Tag Archives: ecosystem services

New study: protected areas conserve mangroves and avoid blue carbon emissions

Kate Fuller (Marine Photobank) http://www.grida.no/photolib/detail/young-red-mangrove-tree-in-the-benner-bay-mangrove-marine-sanctuary-virgin-islands_5c521

Mangroves are an important storehouse of carbon. Source: Kate Fuller (Marine Photobank) http://www.grida.no/photolib/detail/young-red-mangrove-tree-in-the-benner-bay-mangrove-marine-sanctuary-virgin-islands_5c521

What’s a good strategy to combat climate change and save species simultaneously? One possible approach is to focus on protecting lands that store lots of carbon and that also provide excellent habitat. A flagship example of this type of ecosystem is the mighty mangrove. Mangroves provide an incredible wealth of ecosystem services: they serve as habitat for species, and even protect coastal areas from storms. Mangrove root structures offer unique underwater habitat, safeguarding breeding grounds for fish that local people depend on. Furthermore, these coastal ecosystems store a vast wealth of carbon. The carbon that is stored in mangroves (and other coastal and marine areas) is known as blue carbon. The carbon isn’t actually blue, of course. The term blue carbon is used to distinguish the carbon stored in coastal ecosystems from that stored in terrestrial ones. Blue carbon is found worldwide and is perhaps an underappreciated part of a solution to combat global climate change.

Global distribution of blue carbon. http://thebluecarboninitiative.org/category/about/blue-carbon/


Using policies, how can we harness the power of mangroves to store carbon and deliver climate mitigation benefits (not to mention climate adaptation benefits such as buffering from storms)? One approach is to set aside mangroves as protected areas. By drawing boundaries around mangrove habitats and preventing coastal development, perhaps we can realize some additional benefits in the form of blue carbon storage. This approach is worth investigating: are protected areas actually effective at preserving mangroves that store carbon? The first study to examine this question was published this week in Ecological Economics (Miteva et al. 2015). Miteva and her team used a quasi-experimental approach, incorporating matching and difference-in-differences methods. These approaches take into consideration the non-random locations of protected areas on the landscape. Simply comparing protected to unprotected areas would not yield accurate estimates of the causal effects of protected areas. Using matching (with both covariates and propensity scores in this case) allowed researchers to compare “apples to apples,” comparing villages that were protected with similar villages that were unprotected.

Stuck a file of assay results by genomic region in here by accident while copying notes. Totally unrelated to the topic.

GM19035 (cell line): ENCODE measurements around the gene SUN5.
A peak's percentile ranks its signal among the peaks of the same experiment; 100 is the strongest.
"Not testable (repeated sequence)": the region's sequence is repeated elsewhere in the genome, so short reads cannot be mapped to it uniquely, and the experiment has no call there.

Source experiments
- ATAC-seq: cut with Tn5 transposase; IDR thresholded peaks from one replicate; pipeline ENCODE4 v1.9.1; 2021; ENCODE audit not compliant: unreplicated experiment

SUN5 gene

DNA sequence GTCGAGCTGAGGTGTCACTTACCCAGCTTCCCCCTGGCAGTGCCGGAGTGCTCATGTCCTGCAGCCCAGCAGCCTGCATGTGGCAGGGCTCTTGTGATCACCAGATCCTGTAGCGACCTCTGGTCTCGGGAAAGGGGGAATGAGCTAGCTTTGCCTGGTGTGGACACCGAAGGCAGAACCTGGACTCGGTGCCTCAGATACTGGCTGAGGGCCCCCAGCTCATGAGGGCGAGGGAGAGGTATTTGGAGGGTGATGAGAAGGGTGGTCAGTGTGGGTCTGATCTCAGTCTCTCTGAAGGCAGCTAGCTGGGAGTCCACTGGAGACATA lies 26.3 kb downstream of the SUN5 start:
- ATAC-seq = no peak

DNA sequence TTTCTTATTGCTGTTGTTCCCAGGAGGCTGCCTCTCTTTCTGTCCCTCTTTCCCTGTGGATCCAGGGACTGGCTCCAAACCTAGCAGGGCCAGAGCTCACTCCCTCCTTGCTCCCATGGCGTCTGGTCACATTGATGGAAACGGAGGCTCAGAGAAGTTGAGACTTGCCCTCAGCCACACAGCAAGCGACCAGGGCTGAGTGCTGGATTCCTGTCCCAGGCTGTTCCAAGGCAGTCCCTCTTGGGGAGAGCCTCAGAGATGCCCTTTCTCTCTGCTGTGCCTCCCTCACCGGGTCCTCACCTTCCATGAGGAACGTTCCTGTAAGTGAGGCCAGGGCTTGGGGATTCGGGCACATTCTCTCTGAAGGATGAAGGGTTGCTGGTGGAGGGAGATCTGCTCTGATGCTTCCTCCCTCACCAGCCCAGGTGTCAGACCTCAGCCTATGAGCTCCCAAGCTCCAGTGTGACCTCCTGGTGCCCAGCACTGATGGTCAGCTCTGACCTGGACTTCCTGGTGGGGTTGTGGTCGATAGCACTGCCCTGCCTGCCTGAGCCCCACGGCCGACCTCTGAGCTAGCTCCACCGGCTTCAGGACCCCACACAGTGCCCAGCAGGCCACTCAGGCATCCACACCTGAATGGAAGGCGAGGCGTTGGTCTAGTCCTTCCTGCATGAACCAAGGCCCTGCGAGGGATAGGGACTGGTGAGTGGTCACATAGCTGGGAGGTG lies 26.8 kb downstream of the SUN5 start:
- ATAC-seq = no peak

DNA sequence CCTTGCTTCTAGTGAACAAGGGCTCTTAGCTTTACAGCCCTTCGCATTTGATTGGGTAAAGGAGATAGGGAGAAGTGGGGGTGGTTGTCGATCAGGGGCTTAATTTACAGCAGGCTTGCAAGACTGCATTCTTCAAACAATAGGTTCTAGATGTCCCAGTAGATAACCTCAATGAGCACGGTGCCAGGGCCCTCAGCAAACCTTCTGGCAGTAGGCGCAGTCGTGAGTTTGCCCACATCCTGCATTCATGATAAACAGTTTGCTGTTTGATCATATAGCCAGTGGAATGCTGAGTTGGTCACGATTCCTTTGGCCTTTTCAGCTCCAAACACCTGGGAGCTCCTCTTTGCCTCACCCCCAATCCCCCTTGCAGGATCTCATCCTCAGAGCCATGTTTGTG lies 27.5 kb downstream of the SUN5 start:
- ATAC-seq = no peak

The researchers used covariates, factors correlated both with the treatments and outcomes, to select appropriate control villages. The covariates they chose included: the distance to markets (ports and cities), agricultural suitability proxies (length of rivers, slope, elevation), and socio-economic factors (e.g. poverty). They also examined how both marine protected areas (MPAs) and species management areas (SMAs) fared in terms of effectiveness. After completing a series of different statistical manipulations and robustness checks, Miteva and her team demonstrated unequivocally that overall, protected areas were significantly effective. In particular, MPAs were effective at reducing mangrove loss from both 2000 to 2006 and 2000 to 2010. However, species management areas were less effective – they did not have a significant effect during either time period.

mangrove pa